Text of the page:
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Manuscript Submission Deadline 15 March 2023

In the aquatic ecosystem, algae are significant primary producers, having large biomass and diversity of species that release a wide range of volatile organic compounds (VOCs). VOCs are a group of chemicals with high volatility at ambient temperatures, which are biosynthesized through secondary metabolism pathways. Algae synthesize and release VOCs to respond to environmental variations, such as light, temperature, nutrition, etc. The majority of individual VOC types have well-studied synthetic pathways in higher plants, but less so in algae, particularly for several unique algal VOCs. In addition, some non-volatile secondary metabolites are formed with essential VOCs as building blocks, e.g., triterpenoids and tetraterpenoids are composed of isoprene units. These non-volatile compounds can be oxidized to produce a mass of volatile compounds, such as the major algal odorants β-cyclocitral and β-ionone.

In water bodies, algal VOCs act as infochemicals serving important ecophysiological functions, ranging from enhancing the emitters’ tolerance to abiotic and biotic stresses, transferring important information between algae, to repelling predators, which are beneficial to algae coping with the complicated and changeable aquatic ecosystems. Some algal VOCs also contribute to water body odor. It is not clear whether these odor compounds influence human health, but they dramatically impact water supplies by increasing the costs of water treatment. When these VOCs enter the atmosphere from the hydrosphere, they participate in aerosol formation through a series of chemical reactions, especially in the ocean-atmosphere. Unfortunately, aerosols have exhibited serious impacts on human health.

This Research Topic welcomes the submission of Original Research articles, Reviews and Mini-reviews, Methods, Opinions and Perspectives. The potential topics may include, but are not limited to:

- Biosynthetic pathways of the VOCs in algae and cyanobacteria.

- Generation and emission mechanisms of algal VOCs in response to environmental variations.

- Dynamic monitoring and change of water odor which is mainly from algae, cyanobacteria, and planktonic microorganisms.

- Physiological and ecological functions of the VOCs in algae.

- Formation mechanism and functions of the algal VOCs from the non-volatile secondary metabolites.

- Chemical reactions and aerosol formation of the algal VOCs in the atmosphere.

- Effects of water odor or algal VOCs on human health.

Keywords: Aerosol Formation, Biosynthetic Pathway, Environmental Regulation, Ecophysiological Function, Water Odor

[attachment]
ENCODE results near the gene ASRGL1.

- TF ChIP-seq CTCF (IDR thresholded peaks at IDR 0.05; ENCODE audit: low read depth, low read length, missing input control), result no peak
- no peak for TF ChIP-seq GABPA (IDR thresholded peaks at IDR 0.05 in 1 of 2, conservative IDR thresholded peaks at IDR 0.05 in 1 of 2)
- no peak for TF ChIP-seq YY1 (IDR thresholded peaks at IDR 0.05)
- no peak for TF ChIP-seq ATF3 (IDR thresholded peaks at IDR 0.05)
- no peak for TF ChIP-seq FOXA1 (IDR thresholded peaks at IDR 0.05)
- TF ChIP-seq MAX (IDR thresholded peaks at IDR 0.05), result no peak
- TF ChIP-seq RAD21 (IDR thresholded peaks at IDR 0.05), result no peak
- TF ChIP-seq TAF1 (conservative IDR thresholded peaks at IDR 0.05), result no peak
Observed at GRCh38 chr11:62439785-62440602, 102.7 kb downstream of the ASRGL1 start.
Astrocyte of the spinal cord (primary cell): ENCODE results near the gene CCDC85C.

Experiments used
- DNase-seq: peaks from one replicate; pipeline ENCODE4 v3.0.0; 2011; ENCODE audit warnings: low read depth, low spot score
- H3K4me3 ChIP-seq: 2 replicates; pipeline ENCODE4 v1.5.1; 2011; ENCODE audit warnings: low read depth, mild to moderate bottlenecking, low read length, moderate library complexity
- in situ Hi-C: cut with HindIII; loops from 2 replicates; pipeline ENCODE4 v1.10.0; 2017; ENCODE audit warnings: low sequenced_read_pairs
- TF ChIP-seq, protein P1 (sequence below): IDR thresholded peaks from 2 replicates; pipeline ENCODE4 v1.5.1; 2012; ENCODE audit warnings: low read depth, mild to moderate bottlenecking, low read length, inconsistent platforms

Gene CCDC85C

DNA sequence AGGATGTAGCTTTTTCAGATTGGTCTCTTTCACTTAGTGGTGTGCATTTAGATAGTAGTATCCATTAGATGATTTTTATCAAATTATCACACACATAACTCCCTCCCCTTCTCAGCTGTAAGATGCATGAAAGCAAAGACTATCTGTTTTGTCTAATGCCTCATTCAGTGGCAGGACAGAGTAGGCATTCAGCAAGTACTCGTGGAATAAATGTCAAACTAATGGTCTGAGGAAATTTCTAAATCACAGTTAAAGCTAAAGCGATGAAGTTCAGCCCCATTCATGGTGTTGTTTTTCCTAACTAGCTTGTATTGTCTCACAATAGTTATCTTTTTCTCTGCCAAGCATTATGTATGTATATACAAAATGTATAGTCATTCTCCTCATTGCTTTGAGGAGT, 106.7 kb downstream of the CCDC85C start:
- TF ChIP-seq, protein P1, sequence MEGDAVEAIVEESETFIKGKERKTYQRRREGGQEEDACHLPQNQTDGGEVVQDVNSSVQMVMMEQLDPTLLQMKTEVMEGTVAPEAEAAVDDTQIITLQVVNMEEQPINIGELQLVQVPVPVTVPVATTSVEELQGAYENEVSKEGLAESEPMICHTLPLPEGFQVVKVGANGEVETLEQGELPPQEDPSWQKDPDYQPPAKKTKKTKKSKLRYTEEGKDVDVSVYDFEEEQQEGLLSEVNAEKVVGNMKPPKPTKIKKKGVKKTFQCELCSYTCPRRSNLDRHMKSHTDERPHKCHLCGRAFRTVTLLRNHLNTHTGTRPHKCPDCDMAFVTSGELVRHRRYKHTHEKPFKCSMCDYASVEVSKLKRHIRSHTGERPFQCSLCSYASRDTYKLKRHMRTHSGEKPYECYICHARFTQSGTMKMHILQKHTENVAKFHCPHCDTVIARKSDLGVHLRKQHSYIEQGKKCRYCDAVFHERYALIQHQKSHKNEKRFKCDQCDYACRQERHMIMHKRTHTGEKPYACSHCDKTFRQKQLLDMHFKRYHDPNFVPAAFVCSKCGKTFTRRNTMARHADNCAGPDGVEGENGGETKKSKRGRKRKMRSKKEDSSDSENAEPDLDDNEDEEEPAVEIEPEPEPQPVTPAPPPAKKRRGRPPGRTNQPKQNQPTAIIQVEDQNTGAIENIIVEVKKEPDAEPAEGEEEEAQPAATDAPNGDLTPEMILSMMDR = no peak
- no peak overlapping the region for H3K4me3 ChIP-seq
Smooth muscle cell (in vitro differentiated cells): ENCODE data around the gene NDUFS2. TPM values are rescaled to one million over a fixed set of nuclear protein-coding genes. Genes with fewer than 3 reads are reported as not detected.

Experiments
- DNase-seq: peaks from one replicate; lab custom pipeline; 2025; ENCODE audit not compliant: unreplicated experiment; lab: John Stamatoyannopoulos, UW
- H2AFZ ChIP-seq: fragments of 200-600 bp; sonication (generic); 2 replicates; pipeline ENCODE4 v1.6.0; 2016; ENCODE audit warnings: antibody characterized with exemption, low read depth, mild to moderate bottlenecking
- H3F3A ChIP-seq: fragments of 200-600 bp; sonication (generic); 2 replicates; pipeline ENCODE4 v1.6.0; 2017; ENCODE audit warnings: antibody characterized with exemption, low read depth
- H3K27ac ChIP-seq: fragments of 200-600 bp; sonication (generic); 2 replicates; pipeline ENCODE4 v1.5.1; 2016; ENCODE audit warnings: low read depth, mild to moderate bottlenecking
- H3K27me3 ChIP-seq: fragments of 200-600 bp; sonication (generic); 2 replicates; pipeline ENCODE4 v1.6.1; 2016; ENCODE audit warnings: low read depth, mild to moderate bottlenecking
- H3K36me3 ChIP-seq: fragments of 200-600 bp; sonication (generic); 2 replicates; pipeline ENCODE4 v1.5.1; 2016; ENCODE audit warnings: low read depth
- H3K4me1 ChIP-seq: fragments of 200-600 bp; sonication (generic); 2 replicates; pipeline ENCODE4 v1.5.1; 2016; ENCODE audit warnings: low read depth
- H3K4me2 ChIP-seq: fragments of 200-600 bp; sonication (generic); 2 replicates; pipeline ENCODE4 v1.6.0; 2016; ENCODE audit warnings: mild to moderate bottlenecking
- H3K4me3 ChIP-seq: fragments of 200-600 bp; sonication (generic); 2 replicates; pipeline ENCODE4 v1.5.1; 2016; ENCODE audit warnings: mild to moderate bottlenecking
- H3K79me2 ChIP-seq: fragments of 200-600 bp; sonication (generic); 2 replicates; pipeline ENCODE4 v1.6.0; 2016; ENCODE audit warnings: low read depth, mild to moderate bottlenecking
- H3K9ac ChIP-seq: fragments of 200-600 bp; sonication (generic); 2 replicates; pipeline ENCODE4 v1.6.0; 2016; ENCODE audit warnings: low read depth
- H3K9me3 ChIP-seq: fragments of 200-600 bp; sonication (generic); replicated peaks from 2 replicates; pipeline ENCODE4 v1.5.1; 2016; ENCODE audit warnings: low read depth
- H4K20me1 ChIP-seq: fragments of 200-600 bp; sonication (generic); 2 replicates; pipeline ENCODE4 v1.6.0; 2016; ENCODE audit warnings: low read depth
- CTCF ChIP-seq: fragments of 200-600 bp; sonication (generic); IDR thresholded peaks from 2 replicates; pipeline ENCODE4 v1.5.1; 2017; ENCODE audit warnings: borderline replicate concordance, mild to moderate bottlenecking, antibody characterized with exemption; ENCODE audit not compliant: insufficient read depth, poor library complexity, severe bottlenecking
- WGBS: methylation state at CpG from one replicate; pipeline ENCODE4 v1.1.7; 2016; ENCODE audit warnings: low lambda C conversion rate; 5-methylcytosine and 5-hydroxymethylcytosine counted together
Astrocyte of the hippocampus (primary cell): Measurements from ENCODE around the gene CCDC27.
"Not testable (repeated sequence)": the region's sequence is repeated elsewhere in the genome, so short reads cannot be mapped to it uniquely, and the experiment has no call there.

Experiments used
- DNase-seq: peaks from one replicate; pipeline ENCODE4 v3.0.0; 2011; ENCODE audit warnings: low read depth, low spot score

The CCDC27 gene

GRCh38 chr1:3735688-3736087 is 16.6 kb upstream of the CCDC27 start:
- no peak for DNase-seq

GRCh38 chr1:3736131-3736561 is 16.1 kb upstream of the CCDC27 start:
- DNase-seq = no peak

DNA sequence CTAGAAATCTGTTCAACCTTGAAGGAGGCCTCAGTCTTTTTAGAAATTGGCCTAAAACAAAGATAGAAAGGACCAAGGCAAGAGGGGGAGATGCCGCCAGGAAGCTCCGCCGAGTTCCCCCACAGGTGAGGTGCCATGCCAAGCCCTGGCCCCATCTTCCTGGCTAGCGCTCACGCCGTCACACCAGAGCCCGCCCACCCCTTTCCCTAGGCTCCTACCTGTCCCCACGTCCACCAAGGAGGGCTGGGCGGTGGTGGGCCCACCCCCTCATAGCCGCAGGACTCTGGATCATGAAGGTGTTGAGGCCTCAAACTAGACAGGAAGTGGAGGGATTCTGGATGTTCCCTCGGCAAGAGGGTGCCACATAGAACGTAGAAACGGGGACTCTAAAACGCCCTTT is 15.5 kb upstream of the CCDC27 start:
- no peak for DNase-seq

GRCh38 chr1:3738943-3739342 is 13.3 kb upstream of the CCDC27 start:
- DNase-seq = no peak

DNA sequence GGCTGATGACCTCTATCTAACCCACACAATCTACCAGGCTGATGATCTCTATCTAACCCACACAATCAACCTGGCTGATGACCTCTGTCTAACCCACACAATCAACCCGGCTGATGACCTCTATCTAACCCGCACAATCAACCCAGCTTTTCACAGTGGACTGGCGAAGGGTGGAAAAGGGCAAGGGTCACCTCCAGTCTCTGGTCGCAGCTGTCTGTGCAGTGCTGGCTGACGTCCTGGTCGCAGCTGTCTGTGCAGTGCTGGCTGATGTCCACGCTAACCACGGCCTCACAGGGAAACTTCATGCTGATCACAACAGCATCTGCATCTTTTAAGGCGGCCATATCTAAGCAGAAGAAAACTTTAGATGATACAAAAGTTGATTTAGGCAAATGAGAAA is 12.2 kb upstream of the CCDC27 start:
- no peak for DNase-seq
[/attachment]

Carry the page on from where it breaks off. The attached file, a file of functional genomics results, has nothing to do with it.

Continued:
Important Note: All contributions to this Research Topic must be within the scope of the section and journal to which they are submitted, as defined in their mission statements. Frontiers reserves the right to guide an out-of-scope manuscript to a more suitable section or journal at any stage of peer review.

In the aquatic ecosystem, algae are significant primary producers, having large biomass and diversity of species that release a wide range of volatile organic compounds (VOCs). VOCs are a group of chemicals with high volatility at ambient temperatures, which are biosynthesized through secondary metabolism pathways. Algae synthesize and release VOCs to respond to environmental variations, such as light, temperature, nutrition, etc. The majority of individual VOC types have well-studied synthetic pathways in higher plants, but less so in algae, particularly for several unique algal VOCs. In addition, some non-volatile secondary metabolites are formed with essential VOCs as building blocks, e.g., triterpenoids and tetraterpenoids are composed of isoprene units. These non-volatile compounds can be oxidized to produce a mass of volatile compounds, such as the major algal odorants β-cyclocitral and β-ionone.

In water bodies, algal VOCs act as infochemicals serving important ecophysiological functions, ranging from enhancing the emitters’ tolerance to abiotic and biotic stresses, transferring important information between algae, to repelling predators, which are beneficial to algae coping with the complicated and changeable aquatic ecosystems. Some algal VOCs also contribute to water body odor. It is not clear whether these odor compounds influence human health, but they dramatically impact water supplies by increasing the costs of water treatment. When these VOCs enter the atmosphere from the hydrosphere, they participate in aerosol formation through a series of chemical reactions, especially in the ocean-atmosphere. Unfortunately, aerosols have exhibited serious impacts on human health.

This Research Topic welcomes the submission of Original Research articles, Reviews and Mini-reviews, Methods, Opinions and Perspectives. The potential topics may include, but are not limited to:

- Biosynthetic pathways of the VOCs in algae and cyanobacteria.

- Generation and emission mechanisms of algal VOCs in response to environmental variations.

- Dynamic monitoring and change of water odor which is mainly from algae, cyanobacteria, and planktonic microorganisms.

- Physiological and ecological functions of the VOCs in algae.

- Formation mechanism and functions of the algal VOCs from the non-volatile secondary metabolites.

- Chemical reactions and aerosol formation of the algal VOCs in the atmosphere.

- Effects of water odor or algal VOCs on human health.

Keywords: Aerosol Formation, Biosynthetic Pathway, Environmental Regulation, Ecophysiological Function, Water Odor


Important Note: All contributions to this Research Topic must be within the scope of the section and journal to which they are submitted, as defined in their mission statements. Frontiers reserves the right to guide an out-of-scope manuscript to a more suitable section or journal at any stage of peer review.

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